posted by dios at 9:16 AM on January 11, 2008 [2 favorites]


Calvin and Alice Trillin?
posted by ClaudiaCenter at 9:18 AM on January 11, 2008 [2 favorites]


The show Medium has a fantastic relationship between the lead character and her husband. Bonus points because she isn't a ultra-svelte model and her kids are realistic as well. Apparently there is even an episode (I missed it but the folks saw it) where she sees how miserable her life would be without her husband in it.

Seconding As Time Goes By (on BBC America if you are in the States).
posted by misha at 9:25 AM on January 11, 2008 [1 favorite]


The book Saul and Patsy by Charles Baxter fits the bill. Not his best work and rather a quiet, long book, but the portrait of the marriage is detailed and realistic.
posted by xo at 9:31 AM on January 11, 2008 [1 favorite]


Rod and Marcie Tidwell in the movie Jerry Maguire seem to represent a good example of a "normal" happy marriage to me.
posted by Lynsey at 10:48 AM on January 11, 2008


As Time Goes By comes on our local PBS station, and it is well worth looking at, so don't give up if you don't get BBC America and you are in the states.

Also, though it is a comedy and certainly not always realistic, "Keeping Up Appearances" does an admirable job of showing any number of different couples in their relationships with each other. Not just Richard's unfailing support of Hyacinth through her unusual escapades, but also Daisy's adoration of the poor slob Onslow. Also, it never fails to make me laugh out loud, so that has to be a good thing.

I'd also suggest that you skip out on seeing "The Namesake" at least until you've read the book. Ashoke and Ashima's relationship in the book is beautifully written, and too deep and complex to capture in a movie (in my opinion). Lahiri's other book, "Interpreter of Maladies," is a collection of short stories that tends to center around couples. It is NOT a laugh-a-minute kind of book, and often ends in sadness and heartbreak, but it isn't the kind of sensational drama that makes headlines and hollywood blockbusters popular. It is the kind of heartache that everyday "normal" couples have to deal with on a daily basis. And for that, I think it is commendable.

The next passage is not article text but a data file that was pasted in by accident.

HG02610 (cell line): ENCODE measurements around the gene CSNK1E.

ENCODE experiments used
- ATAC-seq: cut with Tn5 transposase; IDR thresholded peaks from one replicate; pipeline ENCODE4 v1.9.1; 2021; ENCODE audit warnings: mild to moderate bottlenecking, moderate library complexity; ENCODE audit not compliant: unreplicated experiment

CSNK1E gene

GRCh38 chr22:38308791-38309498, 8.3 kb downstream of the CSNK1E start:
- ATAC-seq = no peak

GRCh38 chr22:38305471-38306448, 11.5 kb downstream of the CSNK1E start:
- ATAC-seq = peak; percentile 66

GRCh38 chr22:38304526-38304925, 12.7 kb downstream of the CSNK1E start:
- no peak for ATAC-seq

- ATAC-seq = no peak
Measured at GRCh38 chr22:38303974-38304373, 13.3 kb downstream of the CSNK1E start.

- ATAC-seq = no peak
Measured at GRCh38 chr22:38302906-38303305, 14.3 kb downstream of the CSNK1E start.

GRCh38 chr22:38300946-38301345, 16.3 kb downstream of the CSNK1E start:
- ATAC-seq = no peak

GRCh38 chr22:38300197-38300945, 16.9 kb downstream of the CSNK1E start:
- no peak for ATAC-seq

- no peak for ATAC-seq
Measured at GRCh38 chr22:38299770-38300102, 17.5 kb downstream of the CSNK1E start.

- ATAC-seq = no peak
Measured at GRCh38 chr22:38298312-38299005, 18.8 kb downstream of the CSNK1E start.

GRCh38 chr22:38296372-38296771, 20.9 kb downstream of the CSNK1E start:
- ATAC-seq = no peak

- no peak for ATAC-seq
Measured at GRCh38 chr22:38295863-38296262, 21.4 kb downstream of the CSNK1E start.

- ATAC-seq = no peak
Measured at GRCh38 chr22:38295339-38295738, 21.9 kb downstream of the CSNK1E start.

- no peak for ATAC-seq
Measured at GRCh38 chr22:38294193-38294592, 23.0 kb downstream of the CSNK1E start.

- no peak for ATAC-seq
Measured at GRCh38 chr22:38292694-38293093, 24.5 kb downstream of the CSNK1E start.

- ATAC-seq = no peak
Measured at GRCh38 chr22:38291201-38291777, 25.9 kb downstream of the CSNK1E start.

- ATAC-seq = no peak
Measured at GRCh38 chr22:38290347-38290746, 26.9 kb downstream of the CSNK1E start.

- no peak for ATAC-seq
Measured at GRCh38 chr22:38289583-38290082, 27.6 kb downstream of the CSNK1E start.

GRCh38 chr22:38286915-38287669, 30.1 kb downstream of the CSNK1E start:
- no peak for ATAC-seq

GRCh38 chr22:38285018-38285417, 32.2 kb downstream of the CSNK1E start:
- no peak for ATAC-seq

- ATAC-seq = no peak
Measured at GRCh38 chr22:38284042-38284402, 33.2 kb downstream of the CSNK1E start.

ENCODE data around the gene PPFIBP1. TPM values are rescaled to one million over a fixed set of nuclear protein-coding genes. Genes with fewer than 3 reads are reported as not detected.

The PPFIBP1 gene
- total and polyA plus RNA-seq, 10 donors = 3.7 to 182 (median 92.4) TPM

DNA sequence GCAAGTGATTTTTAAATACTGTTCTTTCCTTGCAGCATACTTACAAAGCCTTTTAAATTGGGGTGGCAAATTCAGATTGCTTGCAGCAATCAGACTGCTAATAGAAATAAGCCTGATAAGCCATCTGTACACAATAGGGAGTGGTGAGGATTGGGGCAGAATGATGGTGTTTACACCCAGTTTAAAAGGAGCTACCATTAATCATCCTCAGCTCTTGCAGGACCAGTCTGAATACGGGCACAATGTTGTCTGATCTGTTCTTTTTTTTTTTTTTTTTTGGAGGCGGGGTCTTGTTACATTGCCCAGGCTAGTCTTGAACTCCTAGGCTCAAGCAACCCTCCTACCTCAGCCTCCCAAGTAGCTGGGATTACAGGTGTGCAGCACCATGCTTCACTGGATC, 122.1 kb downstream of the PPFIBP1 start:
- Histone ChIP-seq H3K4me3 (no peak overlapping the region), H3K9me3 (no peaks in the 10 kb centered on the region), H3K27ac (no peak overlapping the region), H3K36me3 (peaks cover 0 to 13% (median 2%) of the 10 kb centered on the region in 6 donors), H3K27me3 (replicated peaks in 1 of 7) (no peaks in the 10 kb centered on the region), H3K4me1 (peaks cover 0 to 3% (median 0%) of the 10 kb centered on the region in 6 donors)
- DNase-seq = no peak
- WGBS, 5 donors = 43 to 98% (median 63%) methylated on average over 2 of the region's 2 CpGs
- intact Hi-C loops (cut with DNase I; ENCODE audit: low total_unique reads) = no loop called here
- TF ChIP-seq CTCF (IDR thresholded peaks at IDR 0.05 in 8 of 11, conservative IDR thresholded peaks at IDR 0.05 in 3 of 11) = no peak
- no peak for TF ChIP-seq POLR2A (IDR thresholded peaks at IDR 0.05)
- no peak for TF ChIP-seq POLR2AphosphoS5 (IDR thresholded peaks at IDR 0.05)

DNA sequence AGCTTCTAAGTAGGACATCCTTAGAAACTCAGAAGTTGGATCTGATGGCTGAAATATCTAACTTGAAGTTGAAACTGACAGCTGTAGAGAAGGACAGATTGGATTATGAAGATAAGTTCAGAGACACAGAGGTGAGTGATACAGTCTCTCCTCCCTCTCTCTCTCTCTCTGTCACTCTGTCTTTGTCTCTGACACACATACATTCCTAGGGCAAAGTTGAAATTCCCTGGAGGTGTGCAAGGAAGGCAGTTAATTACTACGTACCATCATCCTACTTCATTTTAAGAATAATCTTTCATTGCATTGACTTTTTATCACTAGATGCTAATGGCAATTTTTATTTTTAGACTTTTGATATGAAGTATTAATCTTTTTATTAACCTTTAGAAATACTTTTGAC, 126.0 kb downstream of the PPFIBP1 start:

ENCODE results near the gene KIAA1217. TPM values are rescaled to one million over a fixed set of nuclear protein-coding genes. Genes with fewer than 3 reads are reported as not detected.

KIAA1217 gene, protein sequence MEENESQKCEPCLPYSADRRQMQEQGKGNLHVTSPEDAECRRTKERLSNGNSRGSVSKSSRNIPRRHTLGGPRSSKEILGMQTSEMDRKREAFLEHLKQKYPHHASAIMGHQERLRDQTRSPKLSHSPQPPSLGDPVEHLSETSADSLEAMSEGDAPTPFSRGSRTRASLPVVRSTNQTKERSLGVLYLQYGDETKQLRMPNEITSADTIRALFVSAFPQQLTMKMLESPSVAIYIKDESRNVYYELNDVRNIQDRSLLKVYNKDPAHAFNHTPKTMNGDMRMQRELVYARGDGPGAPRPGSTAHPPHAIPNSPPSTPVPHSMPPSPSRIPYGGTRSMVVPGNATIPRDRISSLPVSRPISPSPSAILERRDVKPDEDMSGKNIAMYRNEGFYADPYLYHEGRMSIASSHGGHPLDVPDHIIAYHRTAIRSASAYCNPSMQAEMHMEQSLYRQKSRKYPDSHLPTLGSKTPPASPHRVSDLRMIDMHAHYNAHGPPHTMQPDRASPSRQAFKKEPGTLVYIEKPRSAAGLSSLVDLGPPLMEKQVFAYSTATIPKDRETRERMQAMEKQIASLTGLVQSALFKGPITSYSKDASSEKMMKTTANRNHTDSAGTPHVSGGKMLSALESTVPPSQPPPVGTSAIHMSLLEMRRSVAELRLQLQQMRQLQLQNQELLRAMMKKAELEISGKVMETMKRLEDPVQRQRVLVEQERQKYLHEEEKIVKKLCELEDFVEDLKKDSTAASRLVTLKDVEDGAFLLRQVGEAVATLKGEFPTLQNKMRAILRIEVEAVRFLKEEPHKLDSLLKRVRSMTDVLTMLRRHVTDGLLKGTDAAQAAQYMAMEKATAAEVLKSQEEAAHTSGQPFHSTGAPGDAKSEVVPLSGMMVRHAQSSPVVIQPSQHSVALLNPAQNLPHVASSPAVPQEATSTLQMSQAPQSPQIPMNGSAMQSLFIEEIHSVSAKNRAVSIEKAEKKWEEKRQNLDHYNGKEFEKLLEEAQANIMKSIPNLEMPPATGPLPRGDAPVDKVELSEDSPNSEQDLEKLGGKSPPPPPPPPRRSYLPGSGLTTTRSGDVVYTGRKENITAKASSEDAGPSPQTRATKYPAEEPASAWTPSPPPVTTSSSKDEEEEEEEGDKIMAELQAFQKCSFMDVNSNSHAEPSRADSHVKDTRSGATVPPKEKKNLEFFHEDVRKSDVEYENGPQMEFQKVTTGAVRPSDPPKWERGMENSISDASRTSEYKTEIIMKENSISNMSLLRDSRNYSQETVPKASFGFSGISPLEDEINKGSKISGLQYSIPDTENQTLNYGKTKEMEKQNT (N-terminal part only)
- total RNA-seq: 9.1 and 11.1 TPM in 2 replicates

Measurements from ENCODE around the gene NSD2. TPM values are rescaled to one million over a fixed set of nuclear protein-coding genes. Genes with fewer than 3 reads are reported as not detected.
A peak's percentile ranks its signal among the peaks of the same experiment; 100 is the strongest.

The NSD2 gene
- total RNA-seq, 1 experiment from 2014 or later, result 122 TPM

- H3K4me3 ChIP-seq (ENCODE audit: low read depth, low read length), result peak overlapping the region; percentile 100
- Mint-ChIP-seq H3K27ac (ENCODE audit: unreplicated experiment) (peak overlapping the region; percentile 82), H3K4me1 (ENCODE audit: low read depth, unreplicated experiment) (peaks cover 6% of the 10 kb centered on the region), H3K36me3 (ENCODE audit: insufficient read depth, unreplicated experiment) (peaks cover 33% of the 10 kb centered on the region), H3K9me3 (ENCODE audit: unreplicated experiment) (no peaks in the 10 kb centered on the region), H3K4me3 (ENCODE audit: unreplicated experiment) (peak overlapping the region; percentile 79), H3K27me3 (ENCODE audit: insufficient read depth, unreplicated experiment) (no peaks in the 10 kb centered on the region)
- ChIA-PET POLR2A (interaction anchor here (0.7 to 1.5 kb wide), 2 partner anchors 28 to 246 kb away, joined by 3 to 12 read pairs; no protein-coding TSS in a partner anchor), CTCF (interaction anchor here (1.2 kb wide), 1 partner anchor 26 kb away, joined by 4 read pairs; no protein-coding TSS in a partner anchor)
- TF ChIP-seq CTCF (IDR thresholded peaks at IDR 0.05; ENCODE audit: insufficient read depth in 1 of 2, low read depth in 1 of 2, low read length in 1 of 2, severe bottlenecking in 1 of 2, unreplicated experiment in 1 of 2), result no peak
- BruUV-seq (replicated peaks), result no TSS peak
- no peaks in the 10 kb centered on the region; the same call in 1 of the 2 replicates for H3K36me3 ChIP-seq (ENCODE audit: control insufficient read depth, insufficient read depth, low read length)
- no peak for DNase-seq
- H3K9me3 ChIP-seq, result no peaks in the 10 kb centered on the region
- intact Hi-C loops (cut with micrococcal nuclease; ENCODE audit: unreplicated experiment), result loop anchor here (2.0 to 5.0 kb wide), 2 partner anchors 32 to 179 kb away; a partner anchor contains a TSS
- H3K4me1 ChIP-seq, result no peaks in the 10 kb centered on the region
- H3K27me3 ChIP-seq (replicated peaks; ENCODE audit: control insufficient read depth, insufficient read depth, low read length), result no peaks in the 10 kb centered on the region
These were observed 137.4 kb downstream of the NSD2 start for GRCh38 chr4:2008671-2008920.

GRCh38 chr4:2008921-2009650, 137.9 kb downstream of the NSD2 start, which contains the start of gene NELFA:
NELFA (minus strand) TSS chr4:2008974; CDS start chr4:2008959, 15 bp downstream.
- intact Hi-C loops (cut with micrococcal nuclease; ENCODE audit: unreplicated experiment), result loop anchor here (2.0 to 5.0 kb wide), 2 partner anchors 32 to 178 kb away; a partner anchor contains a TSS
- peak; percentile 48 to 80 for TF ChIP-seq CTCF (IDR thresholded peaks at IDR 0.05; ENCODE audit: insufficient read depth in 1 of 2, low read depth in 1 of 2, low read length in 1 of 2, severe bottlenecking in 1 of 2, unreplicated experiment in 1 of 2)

posted by greekphilosophy at 10:52 AM on January 11, 2008 [1 favorite]


The relationship between Wash and Zoe in Firefly always struck me as being very beautiful, and very real.
posted by kalimac at 11:59 AM on January 11, 2008 [1 favorite]


Wow - I'm surprised how difficult it is to think of novels about happy marriages. Anne Tyler's fiction fits the bill pretty well.
posted by painquale at 12:21 PM on January 11, 2008


This seems like a hard question. Happy families are all the same, but miserable families are miserable, each in their own way (kiel diris Tolstoy).

There's a book named "The Good Marriage: How and Why Love Lasts" which you can find on Amazon right here. It has a bunch of accounts of successful marriages.
posted by vilcxjo_BLANKA at 1:02 PM on January 11, 2008


The Thin Man movies! Well, their marriage is a tad more alcoholic than the norm.
posted by Wavelet at 3:24 PM on January 11, 2008 [1 favorite]


Seconding shallowcenter from way upthread: the TV series Friday Night Lights jumped to mind immediately for me. It's a pretty damn good show all around. If you do the Netflix thing and have a PC, you can do the watch-for-free thing here.
posted by 2or3whiskeysodas at 5:56 AM on January 12, 2008 [1 favorite]


Mike Leigh has a made some amazing movies about family life. Many of his movies feature long-married couples and how they deal with problems as a couple. The movies seem like very realistic portrayals of regular married life. I recommend Vera Drake, All or Nothing, Secrets & Lies, Life Is Sweet, and High Hopes.